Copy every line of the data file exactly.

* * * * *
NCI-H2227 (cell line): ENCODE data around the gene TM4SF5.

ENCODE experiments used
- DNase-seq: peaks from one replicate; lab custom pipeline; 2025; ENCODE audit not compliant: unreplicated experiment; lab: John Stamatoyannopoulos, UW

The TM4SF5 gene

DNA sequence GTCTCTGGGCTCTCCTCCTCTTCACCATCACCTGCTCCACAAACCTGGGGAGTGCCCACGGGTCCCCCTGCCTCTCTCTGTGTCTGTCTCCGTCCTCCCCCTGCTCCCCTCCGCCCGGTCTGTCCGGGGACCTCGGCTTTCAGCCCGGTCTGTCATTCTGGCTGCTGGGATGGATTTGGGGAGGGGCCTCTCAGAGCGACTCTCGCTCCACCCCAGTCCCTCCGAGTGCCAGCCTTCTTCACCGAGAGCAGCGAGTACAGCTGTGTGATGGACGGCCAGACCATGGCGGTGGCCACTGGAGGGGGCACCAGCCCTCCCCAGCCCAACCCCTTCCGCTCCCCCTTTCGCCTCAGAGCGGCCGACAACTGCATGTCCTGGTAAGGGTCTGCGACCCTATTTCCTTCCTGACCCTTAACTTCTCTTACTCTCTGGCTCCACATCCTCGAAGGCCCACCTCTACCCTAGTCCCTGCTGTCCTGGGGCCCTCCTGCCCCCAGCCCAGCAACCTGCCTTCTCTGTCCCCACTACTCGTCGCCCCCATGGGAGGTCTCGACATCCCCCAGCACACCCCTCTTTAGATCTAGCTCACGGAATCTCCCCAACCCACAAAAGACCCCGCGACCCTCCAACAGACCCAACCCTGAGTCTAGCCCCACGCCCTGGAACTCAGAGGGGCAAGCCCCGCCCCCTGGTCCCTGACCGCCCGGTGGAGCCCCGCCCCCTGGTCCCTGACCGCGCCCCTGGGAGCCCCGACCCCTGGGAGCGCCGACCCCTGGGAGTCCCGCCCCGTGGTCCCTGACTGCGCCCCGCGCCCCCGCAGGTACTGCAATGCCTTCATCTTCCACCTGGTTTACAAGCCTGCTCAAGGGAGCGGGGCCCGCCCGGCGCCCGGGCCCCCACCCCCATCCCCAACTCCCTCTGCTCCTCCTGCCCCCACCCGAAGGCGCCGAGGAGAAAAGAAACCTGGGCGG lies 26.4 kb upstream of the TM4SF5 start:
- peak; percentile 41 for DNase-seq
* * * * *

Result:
NCI-H2227 (cell line): ENCODE data around the gene TM4SF5.

ENCODE experiments used
- DNase-seq: peaks from one replicate; lab custom pipeline; 2025; ENCODE audit not compliant: unreplicated experiment; lab: John Stamatoyannopoulos, UW

The TM4SF5 gene

DNA sequence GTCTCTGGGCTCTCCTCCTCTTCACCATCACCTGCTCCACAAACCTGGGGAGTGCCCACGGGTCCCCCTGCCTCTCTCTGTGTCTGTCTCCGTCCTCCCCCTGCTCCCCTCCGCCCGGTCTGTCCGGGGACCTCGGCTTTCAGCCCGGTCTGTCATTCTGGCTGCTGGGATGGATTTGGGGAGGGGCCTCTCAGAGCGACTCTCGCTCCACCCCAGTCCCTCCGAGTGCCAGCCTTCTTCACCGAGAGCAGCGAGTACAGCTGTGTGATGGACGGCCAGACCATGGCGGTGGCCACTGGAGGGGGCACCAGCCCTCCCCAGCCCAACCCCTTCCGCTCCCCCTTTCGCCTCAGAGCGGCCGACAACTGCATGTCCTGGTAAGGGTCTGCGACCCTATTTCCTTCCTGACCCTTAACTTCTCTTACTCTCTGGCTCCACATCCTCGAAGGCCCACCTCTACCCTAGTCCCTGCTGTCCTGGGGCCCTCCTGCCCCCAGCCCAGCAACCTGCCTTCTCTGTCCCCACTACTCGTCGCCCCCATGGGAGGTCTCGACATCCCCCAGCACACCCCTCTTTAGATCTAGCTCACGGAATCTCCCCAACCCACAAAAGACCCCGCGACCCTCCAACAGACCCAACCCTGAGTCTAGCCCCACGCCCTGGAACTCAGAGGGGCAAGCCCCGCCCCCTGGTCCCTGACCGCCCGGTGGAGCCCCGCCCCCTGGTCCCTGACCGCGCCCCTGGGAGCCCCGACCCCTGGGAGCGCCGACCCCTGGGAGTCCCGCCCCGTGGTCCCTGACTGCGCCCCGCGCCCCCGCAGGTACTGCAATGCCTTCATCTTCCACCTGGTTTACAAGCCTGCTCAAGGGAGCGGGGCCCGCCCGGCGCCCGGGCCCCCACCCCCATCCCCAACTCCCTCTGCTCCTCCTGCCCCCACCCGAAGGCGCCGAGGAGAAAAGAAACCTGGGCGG lies 26.4 kb upstream of the TM4SF5 start:
- peak; percentile 41 for DNase-seq